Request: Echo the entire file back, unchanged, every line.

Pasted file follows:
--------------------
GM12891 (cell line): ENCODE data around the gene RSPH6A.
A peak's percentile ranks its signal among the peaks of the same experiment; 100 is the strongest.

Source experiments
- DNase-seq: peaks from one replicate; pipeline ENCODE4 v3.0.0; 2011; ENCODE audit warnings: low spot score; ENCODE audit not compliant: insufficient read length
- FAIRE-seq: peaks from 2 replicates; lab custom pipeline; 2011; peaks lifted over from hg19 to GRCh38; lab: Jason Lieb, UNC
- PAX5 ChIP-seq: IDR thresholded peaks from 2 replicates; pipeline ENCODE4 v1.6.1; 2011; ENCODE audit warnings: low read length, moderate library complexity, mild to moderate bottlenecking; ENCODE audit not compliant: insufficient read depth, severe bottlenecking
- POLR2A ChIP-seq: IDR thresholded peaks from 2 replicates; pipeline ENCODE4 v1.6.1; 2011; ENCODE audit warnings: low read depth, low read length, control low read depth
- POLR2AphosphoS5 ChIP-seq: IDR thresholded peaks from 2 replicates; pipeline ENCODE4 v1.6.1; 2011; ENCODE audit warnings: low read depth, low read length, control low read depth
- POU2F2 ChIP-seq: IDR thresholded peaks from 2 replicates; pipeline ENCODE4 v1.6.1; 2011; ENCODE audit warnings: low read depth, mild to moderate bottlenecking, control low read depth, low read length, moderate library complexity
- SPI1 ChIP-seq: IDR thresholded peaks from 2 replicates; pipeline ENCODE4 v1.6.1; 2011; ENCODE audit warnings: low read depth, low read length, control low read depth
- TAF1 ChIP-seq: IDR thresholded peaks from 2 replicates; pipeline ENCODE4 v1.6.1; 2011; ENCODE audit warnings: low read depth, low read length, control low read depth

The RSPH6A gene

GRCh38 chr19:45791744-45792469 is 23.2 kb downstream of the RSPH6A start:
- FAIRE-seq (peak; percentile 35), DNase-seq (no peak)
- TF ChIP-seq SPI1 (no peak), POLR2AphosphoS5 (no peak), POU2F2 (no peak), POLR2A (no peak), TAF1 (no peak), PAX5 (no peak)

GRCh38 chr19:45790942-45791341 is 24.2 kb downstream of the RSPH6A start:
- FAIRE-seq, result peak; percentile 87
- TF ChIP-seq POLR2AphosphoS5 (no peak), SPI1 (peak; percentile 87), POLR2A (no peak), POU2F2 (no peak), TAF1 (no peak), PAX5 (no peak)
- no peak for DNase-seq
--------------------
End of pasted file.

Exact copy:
GM12891 (cell line): ENCODE data around the gene RSPH6A.
A peak's percentile ranks its signal among the peaks of the same experiment; 100 is the strongest.

Source experiments
- DNase-seq: peaks from one replicate; pipeline ENCODE4 v3.0.0; 2011; ENCODE audit warnings: low spot score; ENCODE audit not compliant: insufficient read length
- FAIRE-seq: peaks from 2 replicates; lab custom pipeline; 2011; peaks lifted over from hg19 to GRCh38; lab: Jason Lieb, UNC
- PAX5 ChIP-seq: IDR thresholded peaks from 2 replicates; pipeline ENCODE4 v1.6.1; 2011; ENCODE audit warnings: low read length, moderate library complexity, mild to moderate bottlenecking; ENCODE audit not compliant: insufficient read depth, severe bottlenecking
- POLR2A ChIP-seq: IDR thresholded peaks from 2 replicates; pipeline ENCODE4 v1.6.1; 2011; ENCODE audit warnings: low read depth, low read length, control low read depth
- POLR2AphosphoS5 ChIP-seq: IDR thresholded peaks from 2 replicates; pipeline ENCODE4 v1.6.1; 2011; ENCODE audit warnings: low read depth, low read length, control low read depth
- POU2F2 ChIP-seq: IDR thresholded peaks from 2 replicates; pipeline ENCODE4 v1.6.1; 2011; ENCODE audit warnings: low read depth, mild to moderate bottlenecking, control low read depth, low read length, moderate library complexity
- SPI1 ChIP-seq: IDR thresholded peaks from 2 replicates; pipeline ENCODE4 v1.6.1; 2011; ENCODE audit warnings: low read depth, low read length, control low read depth
- TAF1 ChIP-seq: IDR thresholded peaks from 2 replicates; pipeline ENCODE4 v1.6.1; 2011; ENCODE audit warnings: low read depth, low read length, control low read depth

The RSPH6A gene

GRCh38 chr19:45791744-45792469 is 23.2 kb downstream of the RSPH6A start:
- FAIRE-seq (peak; percentile 35), DNase-seq (no peak)
- TF ChIP-seq SPI1 (no peak), POLR2AphosphoS5 (no peak), POU2F2 (no peak), POLR2A (no peak), TAF1 (no peak), PAX5 (no peak)

GRCh38 chr19:45790942-45791341 is 24.2 kb downstream of the RSPH6A start:
- FAIRE-seq, result peak; percentile 87
- TF ChIP-seq POLR2AphosphoS5 (no peak), SPI1 (peak; percentile 87), POLR2A (no peak), POU2F2 (no peak), TAF1 (no peak), PAX5 (no peak)
- no peak for DNase-seq